When you suffer an injury due to someone else's negligence or recklessness, it is only natural to expect that person, company or other entity to take responsibility. For example, if an employee was waxing the floor at your local Elmhurst supermarket, there should be signs or barriers warning customers to stay away from or be careful in the area. However, if there are no warning signs and a customer slips and falls, the store could be liable for any injuries that customer suffers.
Working in the construction industry in New York comes with an endless amount of dangers. In fact, you might spend almost as much time on a job site dodging potential accidents as you do working. From unstable trenches to a novice with questionable driving skills operating a forklift, hazards lurk around every corner.
A contested last will is a nightmare. It can drag an estate through probate, taking months and resulting in thousands of dollars going to court costs and other fees. For the testator, the person who created the will, having those last wishes contested in court is a final insult. Generally, if you take the time to create an estate plan or a last will, you do it because you want to see your assets divided a certain way.
When people think of premises liability in New York, they often think of slip-and-fall accidents or cases of falling ice from tall buildings. One aspects that receives far less attention is the liability associated with sidewalks and their proper maintenance. A lot of people assume that sidewalks are the responsibility of the city, but that is only partially true.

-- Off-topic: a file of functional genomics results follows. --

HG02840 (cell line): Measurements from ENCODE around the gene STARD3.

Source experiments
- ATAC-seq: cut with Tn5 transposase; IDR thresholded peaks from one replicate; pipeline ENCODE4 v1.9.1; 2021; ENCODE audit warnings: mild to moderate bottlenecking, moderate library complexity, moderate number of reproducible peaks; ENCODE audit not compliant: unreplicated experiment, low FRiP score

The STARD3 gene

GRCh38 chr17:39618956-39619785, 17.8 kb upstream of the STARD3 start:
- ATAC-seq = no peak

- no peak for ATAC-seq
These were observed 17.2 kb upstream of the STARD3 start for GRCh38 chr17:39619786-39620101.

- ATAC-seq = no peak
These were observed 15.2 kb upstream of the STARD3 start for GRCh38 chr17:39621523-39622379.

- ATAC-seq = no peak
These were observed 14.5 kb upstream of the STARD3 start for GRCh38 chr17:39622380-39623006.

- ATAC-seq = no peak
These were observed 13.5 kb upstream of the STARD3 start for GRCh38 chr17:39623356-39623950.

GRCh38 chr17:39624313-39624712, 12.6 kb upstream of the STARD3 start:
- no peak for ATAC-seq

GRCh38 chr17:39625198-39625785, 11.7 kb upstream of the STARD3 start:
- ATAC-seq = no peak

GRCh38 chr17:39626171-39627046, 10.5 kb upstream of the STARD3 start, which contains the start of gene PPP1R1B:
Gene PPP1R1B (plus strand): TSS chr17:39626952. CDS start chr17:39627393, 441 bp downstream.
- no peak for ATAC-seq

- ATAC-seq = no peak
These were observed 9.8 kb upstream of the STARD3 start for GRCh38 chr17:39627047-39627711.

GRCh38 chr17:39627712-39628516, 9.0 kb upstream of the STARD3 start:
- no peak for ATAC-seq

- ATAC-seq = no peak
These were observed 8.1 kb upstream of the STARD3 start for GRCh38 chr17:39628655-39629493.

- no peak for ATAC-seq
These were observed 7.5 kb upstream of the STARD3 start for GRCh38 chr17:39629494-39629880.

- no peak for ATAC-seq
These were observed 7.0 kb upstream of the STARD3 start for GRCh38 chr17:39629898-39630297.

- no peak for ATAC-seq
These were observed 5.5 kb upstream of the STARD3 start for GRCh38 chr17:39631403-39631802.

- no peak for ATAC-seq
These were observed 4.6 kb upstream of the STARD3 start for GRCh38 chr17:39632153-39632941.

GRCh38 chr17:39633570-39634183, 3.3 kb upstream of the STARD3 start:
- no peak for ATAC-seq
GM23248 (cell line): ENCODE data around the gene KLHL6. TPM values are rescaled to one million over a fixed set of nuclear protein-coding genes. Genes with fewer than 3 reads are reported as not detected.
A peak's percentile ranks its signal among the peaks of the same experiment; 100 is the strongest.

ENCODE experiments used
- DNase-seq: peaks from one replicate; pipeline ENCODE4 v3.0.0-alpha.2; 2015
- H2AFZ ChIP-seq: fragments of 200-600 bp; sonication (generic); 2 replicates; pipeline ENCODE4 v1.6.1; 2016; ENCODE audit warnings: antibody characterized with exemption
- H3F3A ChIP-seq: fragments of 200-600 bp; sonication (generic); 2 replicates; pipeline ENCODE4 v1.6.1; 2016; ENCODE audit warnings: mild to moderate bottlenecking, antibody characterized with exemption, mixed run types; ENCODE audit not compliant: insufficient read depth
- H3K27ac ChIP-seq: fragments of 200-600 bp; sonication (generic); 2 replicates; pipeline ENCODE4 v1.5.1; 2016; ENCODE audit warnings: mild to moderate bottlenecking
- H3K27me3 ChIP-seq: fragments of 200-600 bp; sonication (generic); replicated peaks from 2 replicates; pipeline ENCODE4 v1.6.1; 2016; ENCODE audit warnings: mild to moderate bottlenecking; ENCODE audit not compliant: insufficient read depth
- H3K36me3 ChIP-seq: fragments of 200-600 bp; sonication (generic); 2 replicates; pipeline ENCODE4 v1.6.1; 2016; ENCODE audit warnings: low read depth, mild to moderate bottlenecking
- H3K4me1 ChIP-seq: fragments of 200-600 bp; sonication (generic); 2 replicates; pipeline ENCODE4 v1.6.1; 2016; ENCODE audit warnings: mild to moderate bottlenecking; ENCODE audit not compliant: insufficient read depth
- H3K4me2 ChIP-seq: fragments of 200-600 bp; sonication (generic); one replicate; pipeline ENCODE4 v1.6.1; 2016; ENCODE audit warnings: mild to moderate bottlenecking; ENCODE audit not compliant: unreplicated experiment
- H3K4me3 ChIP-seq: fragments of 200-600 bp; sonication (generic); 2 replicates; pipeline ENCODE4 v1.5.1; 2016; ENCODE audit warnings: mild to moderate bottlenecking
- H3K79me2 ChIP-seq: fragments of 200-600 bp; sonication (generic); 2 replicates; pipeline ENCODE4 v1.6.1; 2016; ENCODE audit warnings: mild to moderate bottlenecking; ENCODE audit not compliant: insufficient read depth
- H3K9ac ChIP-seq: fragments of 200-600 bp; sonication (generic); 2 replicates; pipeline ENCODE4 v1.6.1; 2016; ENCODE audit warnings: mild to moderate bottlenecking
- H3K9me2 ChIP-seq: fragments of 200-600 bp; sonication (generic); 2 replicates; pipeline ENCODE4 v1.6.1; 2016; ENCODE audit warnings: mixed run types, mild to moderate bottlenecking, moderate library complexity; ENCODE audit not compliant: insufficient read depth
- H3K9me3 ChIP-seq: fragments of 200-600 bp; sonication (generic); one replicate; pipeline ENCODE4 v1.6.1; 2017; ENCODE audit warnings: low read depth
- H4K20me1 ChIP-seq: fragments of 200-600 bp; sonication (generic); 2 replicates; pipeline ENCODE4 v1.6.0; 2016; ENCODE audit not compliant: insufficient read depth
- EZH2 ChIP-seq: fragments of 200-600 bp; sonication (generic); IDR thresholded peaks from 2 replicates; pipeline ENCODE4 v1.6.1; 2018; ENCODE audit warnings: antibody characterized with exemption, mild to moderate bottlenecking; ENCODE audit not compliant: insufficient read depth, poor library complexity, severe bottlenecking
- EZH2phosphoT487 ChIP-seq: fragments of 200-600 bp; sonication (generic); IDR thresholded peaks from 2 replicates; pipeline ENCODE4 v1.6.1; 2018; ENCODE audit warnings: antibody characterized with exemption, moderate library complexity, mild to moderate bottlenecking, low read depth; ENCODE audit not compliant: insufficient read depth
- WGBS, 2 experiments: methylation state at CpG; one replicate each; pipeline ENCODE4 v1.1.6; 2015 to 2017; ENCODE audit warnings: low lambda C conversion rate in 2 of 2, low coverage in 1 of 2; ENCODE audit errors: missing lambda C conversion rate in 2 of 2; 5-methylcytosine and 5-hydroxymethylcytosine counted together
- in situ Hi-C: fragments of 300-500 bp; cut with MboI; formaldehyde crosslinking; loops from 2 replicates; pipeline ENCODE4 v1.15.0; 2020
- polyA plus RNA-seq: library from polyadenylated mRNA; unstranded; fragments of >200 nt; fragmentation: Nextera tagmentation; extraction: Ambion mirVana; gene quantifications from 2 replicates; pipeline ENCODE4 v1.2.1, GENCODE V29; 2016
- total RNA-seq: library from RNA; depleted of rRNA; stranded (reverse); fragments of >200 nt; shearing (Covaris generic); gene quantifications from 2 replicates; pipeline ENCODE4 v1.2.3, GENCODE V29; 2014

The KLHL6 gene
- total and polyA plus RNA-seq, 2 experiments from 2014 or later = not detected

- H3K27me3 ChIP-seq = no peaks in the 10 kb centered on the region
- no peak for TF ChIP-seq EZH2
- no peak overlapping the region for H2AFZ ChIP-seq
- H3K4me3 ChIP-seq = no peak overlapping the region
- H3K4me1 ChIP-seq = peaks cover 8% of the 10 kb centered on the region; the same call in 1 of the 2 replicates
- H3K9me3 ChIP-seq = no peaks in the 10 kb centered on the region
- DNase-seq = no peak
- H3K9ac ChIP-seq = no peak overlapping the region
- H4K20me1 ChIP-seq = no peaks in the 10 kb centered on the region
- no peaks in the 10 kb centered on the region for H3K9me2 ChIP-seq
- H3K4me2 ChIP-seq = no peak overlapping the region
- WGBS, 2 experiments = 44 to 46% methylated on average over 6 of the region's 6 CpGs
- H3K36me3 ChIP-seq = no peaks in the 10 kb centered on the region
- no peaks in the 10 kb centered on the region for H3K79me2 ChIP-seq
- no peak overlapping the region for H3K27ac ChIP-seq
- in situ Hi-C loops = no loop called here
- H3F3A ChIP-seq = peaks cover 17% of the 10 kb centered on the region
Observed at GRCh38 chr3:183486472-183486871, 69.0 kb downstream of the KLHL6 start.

Almost every New York car accident injury claim boils down to one important factor: fault. Generally, fault in a car accident case refers to a party's failure to act in a way that a reasonable person would have given the circumstances -- especially in terms of preventing injury to others.
After years of working in the construction industry throughout New York, you may feel like you can do your job blind folded. You have seen all manner of accidents and mishaps on the job site, and even managed to avoid some potentially dangerous situations yourself.
Did you know that for children over the age of 1, unintentional injuries (accidents) are the leading cause of death? Accidents claim three times as many lives in children and young teens compared to the second most common cause of death, cancer (until age 15, when it becomes suicide). Far too many young people's lives have ended early as the result of a potentially preventable accident.
Estate planning can be a complicated process. Thankfully, the sooner you begin planning for your passing, the better prepared you are to enjoy your life. When you know that issues like your medical preferences (like organ donation or life support) and the division of your possessions is handled, you'll feel more prepared for the future. After all, you don't want to leave your family with debt, taxes or other issues to sort out after grieving you. You want your legacy to be more positive than that.
As a parent of a young child in New York, you want to protect your child against the chance that he or she will be injured or killed. Most parents will, therefore, strive to keep their children healthy with an excellent diet, make sure they go for regular checkups to the doctor and so forth.
Slipping and falling is a common type of accident that often results in serious injuries. From concussions to broken bones, people can easily end up with high medical expenses after such a mishap. But when this happens, whose fault is it? Is it your fault because you were not paying enough attention or was it your favorite New York supermarket's fault for not putting out a caution sign about the wet floor?